There was reason to believe that Club Holiday would keep its word. Atala Atala is the founder of the restaurant awards organization Seted, which claims to have brought in tens of millions of dollars in revenue for its restaurant partners. And Club Party has been on an expansion tear for a year, adding New York City and the greater Bay Area to its delivery zones after running pilots in San Francisco and San Matthews.
But the calculation changed at some point. By mid-2021, meal prices increase to $6.99. Club Festival then began charging an 18% service fee and adjusted its delivery model: customers could choose express deliveries instead of variable fees ($0.49 to $3).
Businesses adjust prices all the time – especially in a tough market where subscriber growth is key. That is not unusual. Just last month, DoorDash increased the minimum order size for free delivery. But where Club Party went wrong was not being proactive in notifying them of price changes, according to customers TechCrunch spoke to.
One customer said they saw the entrance fee increase to $8.50 in February. The item at another restaurant went up to $9.99 in early March. A second customer noted that even when they choose a wider delivery window, they are often charged higher shipping fees.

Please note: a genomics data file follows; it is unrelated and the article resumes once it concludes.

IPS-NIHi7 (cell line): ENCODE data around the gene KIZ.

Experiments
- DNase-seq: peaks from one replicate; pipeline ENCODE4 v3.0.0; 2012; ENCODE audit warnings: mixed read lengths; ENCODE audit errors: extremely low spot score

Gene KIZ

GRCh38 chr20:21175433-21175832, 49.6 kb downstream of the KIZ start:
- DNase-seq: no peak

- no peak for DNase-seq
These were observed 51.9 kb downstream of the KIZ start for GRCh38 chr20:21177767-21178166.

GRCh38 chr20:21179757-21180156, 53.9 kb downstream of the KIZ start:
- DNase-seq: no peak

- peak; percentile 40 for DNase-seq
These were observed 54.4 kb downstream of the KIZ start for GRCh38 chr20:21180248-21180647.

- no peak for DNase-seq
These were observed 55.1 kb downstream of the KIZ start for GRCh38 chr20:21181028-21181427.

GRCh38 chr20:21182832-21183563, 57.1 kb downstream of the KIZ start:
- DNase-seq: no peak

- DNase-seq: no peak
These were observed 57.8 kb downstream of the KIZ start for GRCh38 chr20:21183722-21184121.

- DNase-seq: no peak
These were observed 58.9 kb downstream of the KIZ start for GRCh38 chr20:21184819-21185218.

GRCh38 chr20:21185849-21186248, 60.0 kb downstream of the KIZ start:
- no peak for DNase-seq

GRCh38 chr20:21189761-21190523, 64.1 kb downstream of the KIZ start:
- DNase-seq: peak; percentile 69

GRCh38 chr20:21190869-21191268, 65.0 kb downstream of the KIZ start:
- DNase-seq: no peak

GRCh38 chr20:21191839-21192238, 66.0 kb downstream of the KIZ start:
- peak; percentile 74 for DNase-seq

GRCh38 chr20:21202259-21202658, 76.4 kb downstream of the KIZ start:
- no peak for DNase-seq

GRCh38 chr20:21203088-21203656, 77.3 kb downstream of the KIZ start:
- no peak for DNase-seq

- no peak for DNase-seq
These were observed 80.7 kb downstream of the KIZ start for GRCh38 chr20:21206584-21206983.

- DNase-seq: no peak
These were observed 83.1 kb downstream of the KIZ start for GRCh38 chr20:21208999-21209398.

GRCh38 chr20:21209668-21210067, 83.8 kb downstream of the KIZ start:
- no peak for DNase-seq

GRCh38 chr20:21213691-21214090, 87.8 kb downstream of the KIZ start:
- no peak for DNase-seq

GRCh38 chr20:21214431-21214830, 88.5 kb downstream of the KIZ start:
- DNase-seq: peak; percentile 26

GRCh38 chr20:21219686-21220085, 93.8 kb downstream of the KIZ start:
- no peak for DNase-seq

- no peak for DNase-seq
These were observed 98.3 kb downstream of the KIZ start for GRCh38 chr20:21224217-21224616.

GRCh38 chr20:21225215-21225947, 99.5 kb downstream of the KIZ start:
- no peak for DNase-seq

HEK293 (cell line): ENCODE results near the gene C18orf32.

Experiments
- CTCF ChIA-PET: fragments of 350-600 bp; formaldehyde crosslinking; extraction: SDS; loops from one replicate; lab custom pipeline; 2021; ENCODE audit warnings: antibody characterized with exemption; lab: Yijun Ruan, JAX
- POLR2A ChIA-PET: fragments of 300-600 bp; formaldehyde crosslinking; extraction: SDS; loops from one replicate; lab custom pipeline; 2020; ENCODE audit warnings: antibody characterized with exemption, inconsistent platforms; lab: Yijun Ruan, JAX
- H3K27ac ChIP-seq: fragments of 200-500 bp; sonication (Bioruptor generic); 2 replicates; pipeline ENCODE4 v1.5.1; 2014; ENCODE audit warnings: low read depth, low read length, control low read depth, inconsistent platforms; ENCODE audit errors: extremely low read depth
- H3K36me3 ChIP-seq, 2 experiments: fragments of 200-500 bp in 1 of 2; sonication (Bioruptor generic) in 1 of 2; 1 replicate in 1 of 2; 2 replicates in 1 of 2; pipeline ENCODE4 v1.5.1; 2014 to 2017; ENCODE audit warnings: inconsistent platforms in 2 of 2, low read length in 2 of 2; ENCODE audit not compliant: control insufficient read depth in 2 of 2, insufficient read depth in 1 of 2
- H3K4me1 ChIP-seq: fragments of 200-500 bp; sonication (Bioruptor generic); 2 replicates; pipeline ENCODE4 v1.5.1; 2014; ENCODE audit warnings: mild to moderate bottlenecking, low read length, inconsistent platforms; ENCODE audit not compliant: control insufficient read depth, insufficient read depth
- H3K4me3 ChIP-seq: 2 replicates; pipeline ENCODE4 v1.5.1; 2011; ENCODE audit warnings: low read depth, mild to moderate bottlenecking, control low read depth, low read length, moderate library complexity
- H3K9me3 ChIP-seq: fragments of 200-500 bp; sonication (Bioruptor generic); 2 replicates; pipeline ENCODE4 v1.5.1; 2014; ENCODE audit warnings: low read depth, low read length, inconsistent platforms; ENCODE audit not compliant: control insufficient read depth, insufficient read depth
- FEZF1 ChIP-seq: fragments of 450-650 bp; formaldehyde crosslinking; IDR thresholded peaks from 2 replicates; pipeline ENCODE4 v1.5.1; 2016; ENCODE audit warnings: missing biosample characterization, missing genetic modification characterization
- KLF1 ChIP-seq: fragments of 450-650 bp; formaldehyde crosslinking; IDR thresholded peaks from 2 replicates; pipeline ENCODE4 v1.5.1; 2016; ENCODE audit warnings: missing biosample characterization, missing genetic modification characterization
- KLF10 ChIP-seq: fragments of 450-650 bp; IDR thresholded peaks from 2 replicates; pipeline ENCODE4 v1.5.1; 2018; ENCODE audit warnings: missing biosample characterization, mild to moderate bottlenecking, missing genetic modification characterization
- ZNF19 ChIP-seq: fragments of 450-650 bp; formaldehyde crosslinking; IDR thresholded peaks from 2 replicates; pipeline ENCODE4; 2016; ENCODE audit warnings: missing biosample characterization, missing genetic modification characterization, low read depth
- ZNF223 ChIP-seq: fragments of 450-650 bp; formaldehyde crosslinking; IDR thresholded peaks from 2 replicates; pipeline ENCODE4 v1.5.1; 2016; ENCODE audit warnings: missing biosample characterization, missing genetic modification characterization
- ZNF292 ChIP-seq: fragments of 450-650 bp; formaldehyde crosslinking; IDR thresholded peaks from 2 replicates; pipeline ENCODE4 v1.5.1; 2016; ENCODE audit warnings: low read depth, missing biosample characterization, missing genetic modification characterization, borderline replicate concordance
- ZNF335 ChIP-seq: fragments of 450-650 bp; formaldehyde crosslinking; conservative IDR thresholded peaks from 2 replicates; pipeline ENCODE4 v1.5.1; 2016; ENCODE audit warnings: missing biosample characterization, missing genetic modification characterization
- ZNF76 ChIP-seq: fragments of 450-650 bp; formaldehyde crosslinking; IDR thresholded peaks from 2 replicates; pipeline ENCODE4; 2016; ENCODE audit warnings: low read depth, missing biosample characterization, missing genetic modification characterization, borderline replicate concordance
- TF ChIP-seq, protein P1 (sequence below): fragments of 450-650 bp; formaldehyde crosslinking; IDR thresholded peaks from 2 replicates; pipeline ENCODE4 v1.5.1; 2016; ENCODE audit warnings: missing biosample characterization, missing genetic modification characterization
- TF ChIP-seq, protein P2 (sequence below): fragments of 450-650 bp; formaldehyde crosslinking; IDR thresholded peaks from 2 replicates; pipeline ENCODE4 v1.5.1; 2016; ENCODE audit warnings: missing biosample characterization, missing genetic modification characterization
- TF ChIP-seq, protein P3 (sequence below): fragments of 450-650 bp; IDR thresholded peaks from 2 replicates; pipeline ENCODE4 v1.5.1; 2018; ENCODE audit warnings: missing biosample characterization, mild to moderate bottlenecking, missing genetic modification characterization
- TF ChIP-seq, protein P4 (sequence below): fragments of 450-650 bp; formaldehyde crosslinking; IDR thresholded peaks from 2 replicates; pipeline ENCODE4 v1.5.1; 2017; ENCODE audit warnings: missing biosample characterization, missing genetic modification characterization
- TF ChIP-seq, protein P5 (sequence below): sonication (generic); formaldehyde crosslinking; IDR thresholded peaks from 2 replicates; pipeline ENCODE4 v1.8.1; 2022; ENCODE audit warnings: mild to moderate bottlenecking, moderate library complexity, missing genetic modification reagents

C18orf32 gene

When reached for comment on LinkedIn, Atala Atala was adamant that customers had been notified of the price increase by email. He defended the walkouts by blaming restaurants for the price hikes, saying customers could change their credit and still be able to place orders.
“As for the actual promise of $5.99, no one expected ~10% inflation, so restaurants were forced to raise the price. We did our best to keep that low, but we wanted to be fair to restaurants and consumers on both sides, so we found a middle ground,” Atala told TechCrunch.
It was around this time that some club festival organizers took to social media to complain that they were not being paid on time for extra provision beyond their scheduled lines. One club fest said he promised to send a log sheet but never did. Others lamented the lack of pay history, salary estimates per shift, and visibility into the app.
Club Holiday – perhaps on the hunt for alternative business lines – began introducing large-format group and family orders. A few months ago in 2022, customers realized they couldn’t use their credit to order dinner or take out on the weekend. Soon they were unable to give any orders.
Business model change